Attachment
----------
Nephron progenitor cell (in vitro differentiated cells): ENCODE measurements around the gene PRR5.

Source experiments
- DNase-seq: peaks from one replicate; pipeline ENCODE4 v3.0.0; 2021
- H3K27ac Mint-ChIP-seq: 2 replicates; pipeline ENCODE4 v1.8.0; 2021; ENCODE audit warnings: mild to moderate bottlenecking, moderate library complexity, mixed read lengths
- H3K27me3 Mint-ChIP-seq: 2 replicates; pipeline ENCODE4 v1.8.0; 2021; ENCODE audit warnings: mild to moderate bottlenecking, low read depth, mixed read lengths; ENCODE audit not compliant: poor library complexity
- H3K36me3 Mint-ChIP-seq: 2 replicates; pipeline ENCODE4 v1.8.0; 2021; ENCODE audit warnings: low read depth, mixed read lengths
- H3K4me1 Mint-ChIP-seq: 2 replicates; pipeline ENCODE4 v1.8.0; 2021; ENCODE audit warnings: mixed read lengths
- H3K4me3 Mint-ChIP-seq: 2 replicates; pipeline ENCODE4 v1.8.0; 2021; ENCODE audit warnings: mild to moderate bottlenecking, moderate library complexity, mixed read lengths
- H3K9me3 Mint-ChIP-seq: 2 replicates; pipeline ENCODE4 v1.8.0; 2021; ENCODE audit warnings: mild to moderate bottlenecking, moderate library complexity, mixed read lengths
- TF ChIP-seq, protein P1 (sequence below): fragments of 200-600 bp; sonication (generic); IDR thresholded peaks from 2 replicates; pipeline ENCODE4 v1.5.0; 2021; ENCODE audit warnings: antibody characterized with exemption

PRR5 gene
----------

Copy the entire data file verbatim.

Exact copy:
Nephron progenitor cell (in vitro differentiated cells): ENCODE measurements around the gene PRR5.

Source experiments
- DNase-seq: peaks from one replicate; pipeline ENCODE4 v3.0.0; 2021
- H3K27ac Mint-ChIP-seq: 2 replicates; pipeline ENCODE4 v1.8.0; 2021; ENCODE audit warnings: mild to moderate bottlenecking, moderate library complexity, mixed read lengths
- H3K27me3 Mint-ChIP-seq: 2 replicates; pipeline ENCODE4 v1.8.0; 2021; ENCODE audit warnings: mild to moderate bottlenecking, low read depth, mixed read lengths; ENCODE audit not compliant: poor library complexity
- H3K36me3 Mint-ChIP-seq: 2 replicates; pipeline ENCODE4 v1.8.0; 2021; ENCODE audit warnings: low read depth, mixed read lengths
- H3K4me1 Mint-ChIP-seq: 2 replicates; pipeline ENCODE4 v1.8.0; 2021; ENCODE audit warnings: mixed read lengths
- H3K4me3 Mint-ChIP-seq: 2 replicates; pipeline ENCODE4 v1.8.0; 2021; ENCODE audit warnings: mild to moderate bottlenecking, moderate library complexity, mixed read lengths
- H3K9me3 Mint-ChIP-seq: 2 replicates; pipeline ENCODE4 v1.8.0; 2021; ENCODE audit warnings: mild to moderate bottlenecking, moderate library complexity, mixed read lengths
- TF ChIP-seq, protein P1 (sequence below): fragments of 200-600 bp; sonication (generic); IDR thresholded peaks from 2 replicates; pipeline ENCODE4 v1.5.0; 2021; ENCODE audit warnings: antibody characterized with exemption

PRR5 gene